Robert Walpole became the model of the British prime minister, even though not all of his successors in the eighteenth century were willing to be known by that title. Walpole was perfectly suited to his times. More a politician than a statesman, he understood Britain’s political processes and the fears and ambitions of his contemporaries, dominating them through patronage and honors, and he knew how to make himself indispensable to the monarchs. His decision to remain in the House of Commons was crucial, and most of his successors also governed from the House of Commons. He held the important financial offices of chancellor of the exchequer and first lord of the treasury. Walpole was also the first prime minister to inhabit 10 Downing Street, 10 Downing Street, London[Ten Downing Street] and he was the longest-serving prime minister, but when political opinion and passions began to flow in the direction of empire and trade, Walpole was left behind.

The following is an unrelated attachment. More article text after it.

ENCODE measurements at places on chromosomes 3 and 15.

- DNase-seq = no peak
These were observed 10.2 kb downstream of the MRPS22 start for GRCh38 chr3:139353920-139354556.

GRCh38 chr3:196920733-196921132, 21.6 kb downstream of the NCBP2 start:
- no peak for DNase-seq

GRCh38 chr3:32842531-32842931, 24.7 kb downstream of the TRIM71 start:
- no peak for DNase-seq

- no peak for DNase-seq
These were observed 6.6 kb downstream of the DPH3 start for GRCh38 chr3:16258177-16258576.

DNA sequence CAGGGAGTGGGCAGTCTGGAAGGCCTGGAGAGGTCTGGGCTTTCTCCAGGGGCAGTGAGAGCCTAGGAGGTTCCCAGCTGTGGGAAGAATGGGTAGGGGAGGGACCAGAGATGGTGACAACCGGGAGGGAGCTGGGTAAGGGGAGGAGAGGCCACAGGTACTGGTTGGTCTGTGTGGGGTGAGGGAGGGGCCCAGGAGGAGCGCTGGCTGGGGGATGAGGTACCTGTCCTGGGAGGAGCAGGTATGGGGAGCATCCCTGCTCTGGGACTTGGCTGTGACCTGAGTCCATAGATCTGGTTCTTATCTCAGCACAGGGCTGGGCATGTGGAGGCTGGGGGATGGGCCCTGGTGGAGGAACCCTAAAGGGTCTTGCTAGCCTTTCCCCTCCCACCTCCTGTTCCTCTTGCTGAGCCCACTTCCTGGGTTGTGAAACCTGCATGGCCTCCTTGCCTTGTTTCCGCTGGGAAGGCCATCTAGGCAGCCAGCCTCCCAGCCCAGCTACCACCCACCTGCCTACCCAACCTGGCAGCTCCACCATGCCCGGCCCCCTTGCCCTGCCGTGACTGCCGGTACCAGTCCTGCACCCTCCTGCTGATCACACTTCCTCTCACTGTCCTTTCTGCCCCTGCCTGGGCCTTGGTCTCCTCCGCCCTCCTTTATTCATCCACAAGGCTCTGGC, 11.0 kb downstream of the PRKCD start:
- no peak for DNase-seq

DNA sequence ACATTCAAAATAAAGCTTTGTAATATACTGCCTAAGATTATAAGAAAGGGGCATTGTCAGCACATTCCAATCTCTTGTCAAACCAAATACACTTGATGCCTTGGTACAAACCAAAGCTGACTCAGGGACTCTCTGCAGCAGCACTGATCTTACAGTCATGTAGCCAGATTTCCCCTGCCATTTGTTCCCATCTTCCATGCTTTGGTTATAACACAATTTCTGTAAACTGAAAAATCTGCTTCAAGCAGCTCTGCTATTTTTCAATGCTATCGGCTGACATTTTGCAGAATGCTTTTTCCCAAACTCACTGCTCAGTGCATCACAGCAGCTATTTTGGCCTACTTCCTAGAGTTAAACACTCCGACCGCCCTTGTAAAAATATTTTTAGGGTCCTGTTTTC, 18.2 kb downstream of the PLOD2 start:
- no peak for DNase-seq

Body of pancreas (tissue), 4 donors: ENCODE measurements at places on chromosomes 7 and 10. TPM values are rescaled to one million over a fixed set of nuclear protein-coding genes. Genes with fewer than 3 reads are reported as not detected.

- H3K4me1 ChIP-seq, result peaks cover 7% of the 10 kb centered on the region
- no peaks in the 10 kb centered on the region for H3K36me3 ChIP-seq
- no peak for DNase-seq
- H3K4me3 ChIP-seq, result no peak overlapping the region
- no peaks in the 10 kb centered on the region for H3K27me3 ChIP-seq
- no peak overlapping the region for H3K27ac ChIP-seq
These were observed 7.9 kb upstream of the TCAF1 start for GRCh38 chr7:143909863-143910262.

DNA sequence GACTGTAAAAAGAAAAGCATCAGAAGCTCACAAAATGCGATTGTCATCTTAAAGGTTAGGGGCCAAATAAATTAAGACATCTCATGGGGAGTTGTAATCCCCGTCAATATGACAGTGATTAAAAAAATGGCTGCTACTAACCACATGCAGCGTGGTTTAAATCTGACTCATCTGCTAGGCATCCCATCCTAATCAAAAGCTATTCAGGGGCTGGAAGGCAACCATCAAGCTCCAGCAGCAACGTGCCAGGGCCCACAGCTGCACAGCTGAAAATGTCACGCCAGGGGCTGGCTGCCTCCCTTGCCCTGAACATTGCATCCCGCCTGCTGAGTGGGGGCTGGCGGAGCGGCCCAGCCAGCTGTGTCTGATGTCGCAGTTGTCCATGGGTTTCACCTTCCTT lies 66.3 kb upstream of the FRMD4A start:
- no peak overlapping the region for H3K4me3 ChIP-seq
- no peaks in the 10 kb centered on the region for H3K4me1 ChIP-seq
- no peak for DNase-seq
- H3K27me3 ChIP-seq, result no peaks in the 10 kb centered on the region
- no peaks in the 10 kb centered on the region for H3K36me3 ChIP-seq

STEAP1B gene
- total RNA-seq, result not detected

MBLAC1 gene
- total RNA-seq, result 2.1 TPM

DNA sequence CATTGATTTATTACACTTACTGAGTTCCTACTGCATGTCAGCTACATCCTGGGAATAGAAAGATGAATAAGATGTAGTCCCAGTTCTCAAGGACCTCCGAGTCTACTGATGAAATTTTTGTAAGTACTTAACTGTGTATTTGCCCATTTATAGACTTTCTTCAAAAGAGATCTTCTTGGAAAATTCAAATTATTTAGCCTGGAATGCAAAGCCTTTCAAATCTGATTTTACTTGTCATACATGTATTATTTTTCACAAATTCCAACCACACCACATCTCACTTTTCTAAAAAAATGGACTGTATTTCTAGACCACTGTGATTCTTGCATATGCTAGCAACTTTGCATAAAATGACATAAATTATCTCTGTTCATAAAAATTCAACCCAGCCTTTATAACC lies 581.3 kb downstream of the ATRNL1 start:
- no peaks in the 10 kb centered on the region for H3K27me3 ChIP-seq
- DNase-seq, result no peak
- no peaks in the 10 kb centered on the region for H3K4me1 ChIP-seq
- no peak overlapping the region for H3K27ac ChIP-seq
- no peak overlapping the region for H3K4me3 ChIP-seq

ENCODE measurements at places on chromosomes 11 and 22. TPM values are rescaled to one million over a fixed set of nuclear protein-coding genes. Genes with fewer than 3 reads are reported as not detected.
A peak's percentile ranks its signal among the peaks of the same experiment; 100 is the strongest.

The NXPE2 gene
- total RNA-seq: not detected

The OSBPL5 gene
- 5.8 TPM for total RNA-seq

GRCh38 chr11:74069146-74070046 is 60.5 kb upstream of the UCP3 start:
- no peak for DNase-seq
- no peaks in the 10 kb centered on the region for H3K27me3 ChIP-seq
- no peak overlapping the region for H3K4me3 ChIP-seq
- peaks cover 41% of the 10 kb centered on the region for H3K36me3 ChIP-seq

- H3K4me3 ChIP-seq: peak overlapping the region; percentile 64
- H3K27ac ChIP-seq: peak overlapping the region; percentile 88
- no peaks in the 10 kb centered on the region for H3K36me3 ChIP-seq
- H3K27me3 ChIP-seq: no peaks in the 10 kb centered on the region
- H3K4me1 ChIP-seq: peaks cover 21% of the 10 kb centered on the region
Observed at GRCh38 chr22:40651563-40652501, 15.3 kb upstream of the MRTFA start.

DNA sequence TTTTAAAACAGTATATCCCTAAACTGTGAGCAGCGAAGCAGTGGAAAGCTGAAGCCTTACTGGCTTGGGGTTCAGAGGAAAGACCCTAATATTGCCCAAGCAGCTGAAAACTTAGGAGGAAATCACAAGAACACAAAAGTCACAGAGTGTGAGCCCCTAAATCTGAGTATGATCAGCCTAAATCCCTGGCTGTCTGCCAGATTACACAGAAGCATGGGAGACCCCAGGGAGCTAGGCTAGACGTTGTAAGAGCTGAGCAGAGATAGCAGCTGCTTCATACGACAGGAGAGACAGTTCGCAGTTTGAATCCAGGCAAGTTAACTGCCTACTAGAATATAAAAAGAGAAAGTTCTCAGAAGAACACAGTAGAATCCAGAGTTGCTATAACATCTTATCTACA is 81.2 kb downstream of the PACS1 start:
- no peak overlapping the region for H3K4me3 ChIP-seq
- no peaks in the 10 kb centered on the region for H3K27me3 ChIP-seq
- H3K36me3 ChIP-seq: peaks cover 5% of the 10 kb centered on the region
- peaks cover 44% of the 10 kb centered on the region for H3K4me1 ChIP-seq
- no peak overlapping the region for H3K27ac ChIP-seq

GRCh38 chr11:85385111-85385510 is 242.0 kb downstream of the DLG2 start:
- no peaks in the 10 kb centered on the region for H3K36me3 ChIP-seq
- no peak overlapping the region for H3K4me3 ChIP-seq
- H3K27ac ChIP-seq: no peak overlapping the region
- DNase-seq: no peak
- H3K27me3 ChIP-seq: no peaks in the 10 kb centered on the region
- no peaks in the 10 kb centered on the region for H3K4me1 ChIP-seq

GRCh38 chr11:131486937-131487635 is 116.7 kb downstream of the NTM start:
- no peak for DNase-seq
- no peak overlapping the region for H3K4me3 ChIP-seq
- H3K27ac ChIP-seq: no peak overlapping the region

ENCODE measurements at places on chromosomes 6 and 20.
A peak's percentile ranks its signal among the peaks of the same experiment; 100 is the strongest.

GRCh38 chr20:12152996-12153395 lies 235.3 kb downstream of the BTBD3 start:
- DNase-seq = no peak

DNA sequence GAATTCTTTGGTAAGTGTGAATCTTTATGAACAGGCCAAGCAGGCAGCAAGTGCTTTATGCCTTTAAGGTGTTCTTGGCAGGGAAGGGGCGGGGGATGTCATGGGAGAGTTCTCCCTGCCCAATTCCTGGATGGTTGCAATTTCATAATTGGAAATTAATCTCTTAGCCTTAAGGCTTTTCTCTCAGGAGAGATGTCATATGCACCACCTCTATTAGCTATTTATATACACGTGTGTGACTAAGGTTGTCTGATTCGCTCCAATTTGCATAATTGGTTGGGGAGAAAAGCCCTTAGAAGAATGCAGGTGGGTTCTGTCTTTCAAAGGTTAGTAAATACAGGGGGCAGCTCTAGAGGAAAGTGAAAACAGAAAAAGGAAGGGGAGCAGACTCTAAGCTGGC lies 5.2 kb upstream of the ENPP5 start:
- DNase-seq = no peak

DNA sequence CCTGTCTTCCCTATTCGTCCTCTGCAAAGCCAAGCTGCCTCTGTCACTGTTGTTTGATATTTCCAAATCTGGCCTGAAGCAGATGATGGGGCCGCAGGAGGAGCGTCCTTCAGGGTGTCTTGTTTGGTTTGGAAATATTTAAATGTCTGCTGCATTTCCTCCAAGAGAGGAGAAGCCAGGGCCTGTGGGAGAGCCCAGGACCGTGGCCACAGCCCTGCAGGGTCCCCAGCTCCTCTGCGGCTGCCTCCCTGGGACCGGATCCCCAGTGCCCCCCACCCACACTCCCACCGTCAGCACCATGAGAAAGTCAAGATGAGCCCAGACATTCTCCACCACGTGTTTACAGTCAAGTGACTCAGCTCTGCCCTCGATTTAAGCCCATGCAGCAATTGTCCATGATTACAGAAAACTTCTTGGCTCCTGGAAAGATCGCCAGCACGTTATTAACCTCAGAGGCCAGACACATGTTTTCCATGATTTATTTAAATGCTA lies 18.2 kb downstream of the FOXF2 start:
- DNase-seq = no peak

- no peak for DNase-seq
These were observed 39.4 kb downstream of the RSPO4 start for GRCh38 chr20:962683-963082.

Despite his reputation, in several ways Walpole was not yet a modern prime minister. His success and survival depended not only upon having a majority in Parliament, particularly the House of Commons, but also upon the support of the monarch, unlike those of later prime ministers who served when the monarchy no longer had any political power. Finally, although political factions did exist, there was no defined party system in the early eighteenth century; in the 1730’s, Walpole’s major opponents were all Whigs. Disciplined parties would not emerge until the later nineteenth century.

Further Reading
  • citation-type="booksimple"